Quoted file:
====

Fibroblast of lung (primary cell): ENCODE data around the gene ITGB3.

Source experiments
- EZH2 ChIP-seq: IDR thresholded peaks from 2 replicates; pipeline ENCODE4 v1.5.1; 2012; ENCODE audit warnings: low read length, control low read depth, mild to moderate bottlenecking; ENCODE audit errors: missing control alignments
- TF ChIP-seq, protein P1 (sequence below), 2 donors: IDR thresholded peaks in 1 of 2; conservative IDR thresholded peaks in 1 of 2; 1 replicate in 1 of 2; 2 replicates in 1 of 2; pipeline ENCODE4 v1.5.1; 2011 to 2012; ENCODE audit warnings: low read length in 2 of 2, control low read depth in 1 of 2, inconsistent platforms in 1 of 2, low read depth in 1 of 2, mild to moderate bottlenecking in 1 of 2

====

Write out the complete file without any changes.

Fibroblast of lung (primary cell): ENCODE data around the gene ITGB3.

Source experiments
- EZH2 ChIP-seq: IDR thresholded peaks from 2 replicates; pipeline ENCODE4 v1.5.1; 2012; ENCODE audit warnings: low read length, control low read depth, mild to moderate bottlenecking; ENCODE audit errors: missing control alignments
- TF ChIP-seq, protein P1 (sequence below), 2 donors: IDR thresholded peaks in 1 of 2; conservative IDR thresholded peaks in 1 of 2; 1 replicate in 1 of 2; 2 replicates in 1 of 2; pipeline ENCODE4 v1.5.1; 2011 to 2012; ENCODE audit warnings: low read length in 2 of 2, control low read depth in 1 of 2, inconsistent platforms in 1 of 2, low read depth in 1 of 2, mild to moderate bottlenecking in 1 of 2